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Calculus 1 help

Find the absolute maximum and absolute minimum values of f on the given interval. f(x)= (x^2-4)/(x^2+4), [-4,4] Maxima and minima are found where f'(x) = 0 f'(x) = 2x/(x^2 + 4) - 2x(x^2 - 4)/(x^2 + 4)^2 f'(x) = 16x/(x^2 + 4)^2 A turning point is found when x = 0, giving f'(x) = 0 This turning point is at the point (0, -1) As x -> ꝏ, x^2 –  4 -> x^2 As x -> ꝏ, x^2 + 4 -> x^2 Therefore, as x -> ꝏ, (x^2 –  4)/(x^2 + 4) -> x^2/x^2 = 1 As x -> -ꝏ, (x^2 –  4)/(x^2 + 4) -> x^2/x^2 = 1 i.e. As x -> ±ꝏ, (x^2 –  4)/(x^2 + 4) ->  1 So, the line x = 1 is a horizontal asymptote for the function f(x) = (x^2 – 4)/(x^2 + 4) Although it is not a local maximum, f(x) has a maximum value of 1 as x -> ±ꝏ The local minimum would be f(x) = -1 at x = 0  
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The graph of f(x) =ax^3+bx^2 has a local turning point at (2;-4) find the value of a and b

y=ax^3+bx^2...or y=x^2*(ax+b) a "terning point" meen the slope chaenj from positiv tu negativ or the opposit for a kontinyuus kerv, that meen it gotta go thru ZERO. slope=dy/dx=3ax^2+2bx d2y/dx2=6ax+2b=0 at x=2, so 2*6a=-2b, or b=-6a yu sae kerv go thru point=(2,-4)...y=ax^3+bx^2...8a+4b=-4...4b=-8a-4...b=-2a-4 thus b=-6a=-2a-4, so 2a-6a=-4...-4a=-4...a=1 b=-6a=-6
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What's the point of intersection for y = x^1/2 and y = e^-3x in the interval (0,1)?

The point of intersection is given by x^1/2=e^-3x. It turns out that x=0.23873 approx. To find the volume of revolution, you need a picture of the graphs so the you can see what you are doing.   Integral of ydx between x=0 and 1 I'll write as S[0,1](ydx). This would give you the area enclosed. Volume of rev=(pi)S[0,1](y^2dx) the sum of the volumes of thin discs about the x axis. Up to the point of intersection, the volume is governed by y=x^1/2, and after that it's the other function. (pi)S[0,0.23873](y^2dx)=(pi)S[0,0.23873](xdx)=(pi)x^2/2[0,0.23873]=0.08952 (first part of integration) (pi)S[0.23873,1]((e^-6x)dx)=(pi)(-e^-6x)/6[0.23873,1]=(0.23873/6-e^-6/6)(pi)=0.12370 (second part of integration) Note that e^-6x=(e^-3x)^2=x=0.23873 at the intersection. Total volume=0.08952+0.12370=0.2132 approx.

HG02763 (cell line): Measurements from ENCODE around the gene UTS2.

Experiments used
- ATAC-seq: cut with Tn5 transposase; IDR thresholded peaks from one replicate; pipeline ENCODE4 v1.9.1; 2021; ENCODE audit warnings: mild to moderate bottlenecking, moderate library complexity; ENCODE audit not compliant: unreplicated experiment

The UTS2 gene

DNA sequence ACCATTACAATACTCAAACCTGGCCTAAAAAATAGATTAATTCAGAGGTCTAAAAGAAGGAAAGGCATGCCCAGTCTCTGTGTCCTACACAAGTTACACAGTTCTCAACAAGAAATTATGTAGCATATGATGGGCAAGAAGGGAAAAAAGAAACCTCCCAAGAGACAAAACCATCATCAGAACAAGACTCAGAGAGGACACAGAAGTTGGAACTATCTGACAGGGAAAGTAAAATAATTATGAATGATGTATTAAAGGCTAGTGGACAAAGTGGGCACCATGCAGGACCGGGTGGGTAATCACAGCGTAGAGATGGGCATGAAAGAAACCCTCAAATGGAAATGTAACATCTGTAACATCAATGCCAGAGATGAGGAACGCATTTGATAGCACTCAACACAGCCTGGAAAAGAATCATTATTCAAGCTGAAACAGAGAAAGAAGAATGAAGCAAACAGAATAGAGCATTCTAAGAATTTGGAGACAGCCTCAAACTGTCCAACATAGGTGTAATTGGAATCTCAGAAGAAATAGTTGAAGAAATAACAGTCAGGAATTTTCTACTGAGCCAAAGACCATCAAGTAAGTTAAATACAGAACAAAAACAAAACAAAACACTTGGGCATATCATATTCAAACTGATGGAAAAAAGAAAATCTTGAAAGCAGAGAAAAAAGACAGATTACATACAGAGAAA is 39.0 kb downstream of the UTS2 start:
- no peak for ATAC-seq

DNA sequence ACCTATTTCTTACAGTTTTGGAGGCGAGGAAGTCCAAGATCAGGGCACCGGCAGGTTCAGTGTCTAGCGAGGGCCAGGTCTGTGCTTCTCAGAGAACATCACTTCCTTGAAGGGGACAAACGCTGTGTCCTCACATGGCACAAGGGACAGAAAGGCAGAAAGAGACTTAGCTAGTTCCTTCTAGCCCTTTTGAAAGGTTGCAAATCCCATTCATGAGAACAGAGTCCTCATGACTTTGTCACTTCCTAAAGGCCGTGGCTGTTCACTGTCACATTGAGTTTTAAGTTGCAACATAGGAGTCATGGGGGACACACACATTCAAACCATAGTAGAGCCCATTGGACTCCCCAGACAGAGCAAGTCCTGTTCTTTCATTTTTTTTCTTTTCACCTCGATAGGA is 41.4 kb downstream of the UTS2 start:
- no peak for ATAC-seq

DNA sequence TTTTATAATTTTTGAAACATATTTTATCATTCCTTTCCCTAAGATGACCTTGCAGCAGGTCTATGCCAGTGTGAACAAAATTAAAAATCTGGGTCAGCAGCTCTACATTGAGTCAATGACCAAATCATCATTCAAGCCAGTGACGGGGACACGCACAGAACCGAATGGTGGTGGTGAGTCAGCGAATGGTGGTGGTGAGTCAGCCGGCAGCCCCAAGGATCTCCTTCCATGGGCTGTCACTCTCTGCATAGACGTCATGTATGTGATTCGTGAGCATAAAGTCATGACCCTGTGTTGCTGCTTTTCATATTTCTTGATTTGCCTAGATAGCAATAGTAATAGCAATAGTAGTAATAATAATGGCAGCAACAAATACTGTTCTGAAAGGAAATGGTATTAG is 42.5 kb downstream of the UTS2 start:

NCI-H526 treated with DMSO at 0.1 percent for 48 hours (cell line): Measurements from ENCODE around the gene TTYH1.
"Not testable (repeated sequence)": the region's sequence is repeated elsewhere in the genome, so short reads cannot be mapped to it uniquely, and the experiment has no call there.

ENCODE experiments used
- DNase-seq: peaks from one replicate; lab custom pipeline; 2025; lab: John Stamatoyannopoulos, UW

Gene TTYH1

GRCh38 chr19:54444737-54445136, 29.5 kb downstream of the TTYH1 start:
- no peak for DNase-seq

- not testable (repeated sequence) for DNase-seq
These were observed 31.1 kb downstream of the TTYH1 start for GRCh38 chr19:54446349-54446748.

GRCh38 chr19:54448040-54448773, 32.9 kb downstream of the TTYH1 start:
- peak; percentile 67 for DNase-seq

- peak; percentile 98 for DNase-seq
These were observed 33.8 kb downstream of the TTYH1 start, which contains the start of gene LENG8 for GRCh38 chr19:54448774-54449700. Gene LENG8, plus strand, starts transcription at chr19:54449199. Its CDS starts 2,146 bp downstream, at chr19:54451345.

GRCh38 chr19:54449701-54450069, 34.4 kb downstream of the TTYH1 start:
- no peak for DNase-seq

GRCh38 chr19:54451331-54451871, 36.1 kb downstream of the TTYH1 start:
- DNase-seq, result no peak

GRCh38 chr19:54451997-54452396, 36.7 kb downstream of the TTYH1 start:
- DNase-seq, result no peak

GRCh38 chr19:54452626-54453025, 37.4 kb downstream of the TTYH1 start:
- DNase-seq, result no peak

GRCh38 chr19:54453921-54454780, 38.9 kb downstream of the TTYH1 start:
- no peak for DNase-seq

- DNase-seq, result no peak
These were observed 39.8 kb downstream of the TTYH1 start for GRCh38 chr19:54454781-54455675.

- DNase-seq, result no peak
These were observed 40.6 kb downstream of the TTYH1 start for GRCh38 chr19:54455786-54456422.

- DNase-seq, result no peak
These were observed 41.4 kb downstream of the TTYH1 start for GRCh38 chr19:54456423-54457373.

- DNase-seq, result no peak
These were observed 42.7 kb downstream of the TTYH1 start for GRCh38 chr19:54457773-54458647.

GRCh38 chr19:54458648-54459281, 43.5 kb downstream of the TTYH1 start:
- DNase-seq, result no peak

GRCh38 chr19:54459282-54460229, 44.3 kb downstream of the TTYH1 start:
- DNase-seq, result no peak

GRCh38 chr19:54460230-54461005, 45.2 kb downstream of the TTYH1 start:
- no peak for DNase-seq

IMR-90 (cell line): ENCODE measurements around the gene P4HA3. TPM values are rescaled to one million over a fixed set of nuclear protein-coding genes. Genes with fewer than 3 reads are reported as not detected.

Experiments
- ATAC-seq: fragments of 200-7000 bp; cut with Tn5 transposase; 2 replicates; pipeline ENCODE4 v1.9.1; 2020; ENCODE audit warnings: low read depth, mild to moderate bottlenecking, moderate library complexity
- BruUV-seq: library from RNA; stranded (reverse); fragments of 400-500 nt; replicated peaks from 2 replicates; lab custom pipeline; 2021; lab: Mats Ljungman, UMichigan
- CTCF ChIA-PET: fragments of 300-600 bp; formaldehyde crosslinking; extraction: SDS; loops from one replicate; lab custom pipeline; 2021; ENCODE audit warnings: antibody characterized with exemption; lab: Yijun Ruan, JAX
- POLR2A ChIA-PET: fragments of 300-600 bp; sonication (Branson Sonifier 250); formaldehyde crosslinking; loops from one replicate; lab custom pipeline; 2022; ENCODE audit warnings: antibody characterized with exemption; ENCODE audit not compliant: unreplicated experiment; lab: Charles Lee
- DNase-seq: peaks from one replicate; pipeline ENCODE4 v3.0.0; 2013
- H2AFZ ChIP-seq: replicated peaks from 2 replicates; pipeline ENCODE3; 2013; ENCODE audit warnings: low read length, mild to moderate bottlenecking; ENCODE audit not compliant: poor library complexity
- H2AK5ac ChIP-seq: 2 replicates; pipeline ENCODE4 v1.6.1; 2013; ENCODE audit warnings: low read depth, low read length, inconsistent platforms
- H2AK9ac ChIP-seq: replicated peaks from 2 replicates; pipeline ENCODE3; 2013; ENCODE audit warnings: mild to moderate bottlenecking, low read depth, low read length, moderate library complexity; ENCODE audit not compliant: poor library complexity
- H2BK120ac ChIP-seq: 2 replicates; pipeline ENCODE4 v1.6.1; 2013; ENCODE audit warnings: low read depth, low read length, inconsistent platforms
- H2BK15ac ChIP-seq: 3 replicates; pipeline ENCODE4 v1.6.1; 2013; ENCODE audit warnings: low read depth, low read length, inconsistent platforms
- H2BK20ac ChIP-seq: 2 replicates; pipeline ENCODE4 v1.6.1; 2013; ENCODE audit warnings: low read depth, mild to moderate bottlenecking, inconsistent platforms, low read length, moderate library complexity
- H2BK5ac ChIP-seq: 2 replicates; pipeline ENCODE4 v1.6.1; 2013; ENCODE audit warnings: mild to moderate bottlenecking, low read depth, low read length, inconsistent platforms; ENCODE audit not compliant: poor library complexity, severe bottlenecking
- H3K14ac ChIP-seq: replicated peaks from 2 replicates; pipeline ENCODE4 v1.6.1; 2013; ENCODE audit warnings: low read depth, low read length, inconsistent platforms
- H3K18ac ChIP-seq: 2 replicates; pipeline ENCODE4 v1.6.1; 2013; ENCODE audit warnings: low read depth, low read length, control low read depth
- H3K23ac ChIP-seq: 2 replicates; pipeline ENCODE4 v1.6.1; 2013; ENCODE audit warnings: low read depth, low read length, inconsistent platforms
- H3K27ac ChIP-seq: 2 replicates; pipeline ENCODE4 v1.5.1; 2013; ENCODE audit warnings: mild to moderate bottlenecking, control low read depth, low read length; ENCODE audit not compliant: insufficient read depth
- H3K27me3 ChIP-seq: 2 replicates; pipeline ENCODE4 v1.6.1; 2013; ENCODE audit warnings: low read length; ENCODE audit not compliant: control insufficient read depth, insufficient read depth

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how do you find the equation of a line given a point and what it is perpendicular too?

how do you find the equation of a line given a point and what it is perpendicular too? i have a point and an equation in slope intercept form and i have to find the equation thats perpendicular to the eqution given . How do i do that? The equation of a line that is perpendicular to the given line has a slope that is the negative inverse of the given slope. E.G., if the given equation were y = 1/2 x + 7, the new equation would be y = -2x + b, understanding that b is the y-intercept of the new equation. Now, take the x and y values of the point you have been given and plug them into the new equation to find the value of b. If the point were (7, -10), you would have -10 = -2(7) + b. Solve that and you would find that b = 4. So, in this case, the equation would be y = -2x + 4. Follow the same steps, using the values from your equation and point. You will end up with the correct equation for your problem.
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What is the diameter of a spiral coil of .65265 inch diameter pipe 100 feet long?